Time to say goodbye to the plastic straw. But what’s the best alternative?

Plastic Straw 2018

Cyril Villemain/UNEP Local people from Watamu, Kenya, work with Local Ocean Conservation to pick up plastic on the beach.

This article is brought to you thanks to the strategic cooperation of The European Sting with the World Economic Forum.

Author: Emma Charlton, Writer

Consider the plastic straw.

The once ubiquitous and popular item has become a symbol of our throw-away culture and the proliferation of non-recyclable materials. In the US and UK alone, 550 million plastic straws are thrown away every day, according to Plastic Oceans Foundation.

Image: Plastic Oceans Foundation

Along with single-use carrier bags and disposable cups, the plastic straw’s fall from grace has gone hand-in-hand with an increasing awareness of the damage they are causing, particularly to marine life. Around 8 million tons of plastic waste end up in the world’s oceans each year, according to the United Nations Environment Assembly.

Image: Marine Conservation Society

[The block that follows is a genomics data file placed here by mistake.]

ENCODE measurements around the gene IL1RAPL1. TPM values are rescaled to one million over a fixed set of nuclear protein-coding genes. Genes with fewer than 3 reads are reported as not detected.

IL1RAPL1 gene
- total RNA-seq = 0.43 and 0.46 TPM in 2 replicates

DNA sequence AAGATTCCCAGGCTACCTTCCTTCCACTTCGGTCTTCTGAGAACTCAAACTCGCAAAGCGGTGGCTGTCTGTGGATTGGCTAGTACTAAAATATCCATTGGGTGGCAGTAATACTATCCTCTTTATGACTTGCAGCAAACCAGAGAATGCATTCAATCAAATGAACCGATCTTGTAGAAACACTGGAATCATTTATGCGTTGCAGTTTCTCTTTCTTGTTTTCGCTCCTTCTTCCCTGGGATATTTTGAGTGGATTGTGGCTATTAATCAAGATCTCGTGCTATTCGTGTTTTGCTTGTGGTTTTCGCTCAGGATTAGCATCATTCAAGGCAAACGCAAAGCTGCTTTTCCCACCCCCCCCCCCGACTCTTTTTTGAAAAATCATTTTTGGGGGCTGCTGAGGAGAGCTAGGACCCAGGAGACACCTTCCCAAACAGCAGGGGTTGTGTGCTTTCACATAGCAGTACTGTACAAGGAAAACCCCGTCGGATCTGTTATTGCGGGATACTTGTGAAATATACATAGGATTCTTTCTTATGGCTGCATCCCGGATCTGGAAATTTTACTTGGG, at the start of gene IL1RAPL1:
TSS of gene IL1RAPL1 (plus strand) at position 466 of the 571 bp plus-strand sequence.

Starbucks is one example. The global coffee chain said it plans to phase out the 1 billion plastic straws it uses each year by 2020. Demand for straws had been increasing alongside the popularity of cold drinks, it said, with cold beverages making up half of all sales in 2017, up from 37% five years ago. Soon, when you visit Starbucks for a cold drink, you’ll be offered a recyclable lid you can sip through.

The company joins other high-profile brands moving away from straws. McDonald’s is replacing plastic straws with paper ones in all its restaurants in the UK and Ireland and plans to start testing alternatives the US, France, Sweden, Norway and Australia.

IKEA will ban plastic straws in the UK and Ireland later this year and plans to remove single-use plastics from its global product range by the end of the decade. And Hyatt Hotels Corporation said that from September plastic straws and drink picks will be offered “on request only and eco-friendly alternatives will be provided where available.” Even the Queen of England has turned anti-straw.

Image: Marine Conservation Society

But not everyone is happy about the straw’s demise, since they are helpful for people that can’t raise a cup to their mouth to drink. And while Starbucks has responded to these concerns, saying anyone who needs a straw can request one made of “alternative materials,” the benefits may prove difficult to match.

Others have questioned how much banning plastic straws will actually help. Adam Minter, author of Junkyard Planet: Travels in the Billion-Dollar Trash Trade and a Bloomberg Opinion columnist estimates that straws make up a relatively small proportion of all plastic waste in the oceans and argues that clamping down in other areas, for example reducing how much old fishing gear is dumped and lessening company waste, would be more effective than banning straws.